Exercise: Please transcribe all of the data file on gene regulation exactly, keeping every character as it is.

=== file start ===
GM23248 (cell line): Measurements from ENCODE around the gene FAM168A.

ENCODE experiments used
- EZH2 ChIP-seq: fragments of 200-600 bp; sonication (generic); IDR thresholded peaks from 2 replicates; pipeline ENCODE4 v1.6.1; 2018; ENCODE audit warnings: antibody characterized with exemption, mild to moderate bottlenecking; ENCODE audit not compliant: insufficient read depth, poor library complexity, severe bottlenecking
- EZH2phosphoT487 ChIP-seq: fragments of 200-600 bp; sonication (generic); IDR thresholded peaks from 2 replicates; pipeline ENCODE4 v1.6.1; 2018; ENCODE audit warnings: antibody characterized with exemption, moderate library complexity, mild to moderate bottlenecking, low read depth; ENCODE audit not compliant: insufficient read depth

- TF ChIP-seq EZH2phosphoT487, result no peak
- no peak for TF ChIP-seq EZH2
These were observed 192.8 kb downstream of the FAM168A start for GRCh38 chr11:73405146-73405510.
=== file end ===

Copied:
GM23248 (cell line): Measurements from ENCODE around the gene FAM168A.

ENCODE experiments used
- EZH2 ChIP-seq: fragments of 200-600 bp; sonication (generic); IDR thresholded peaks from 2 replicates; pipeline ENCODE4 v1.6.1; 2018; ENCODE audit warnings: antibody characterized with exemption, mild to moderate bottlenecking; ENCODE audit not compliant: insufficient read depth, poor library complexity, severe bottlenecking
- EZH2phosphoT487 ChIP-seq: fragments of 200-600 bp; sonication (generic); IDR thresholded peaks from 2 replicates; pipeline ENCODE4 v1.6.1; 2018; ENCODE audit warnings: antibody characterized with exemption, moderate library complexity, mild to moderate bottlenecking, low read depth; ENCODE audit not compliant: insufficient read depth

- TF ChIP-seq EZH2phosphoT487, result no peak
- no peak for TF ChIP-seq EZH2
These were observed 192.8 kb downstream of the FAM168A start for GRCh38 chr11:73405146-73405510.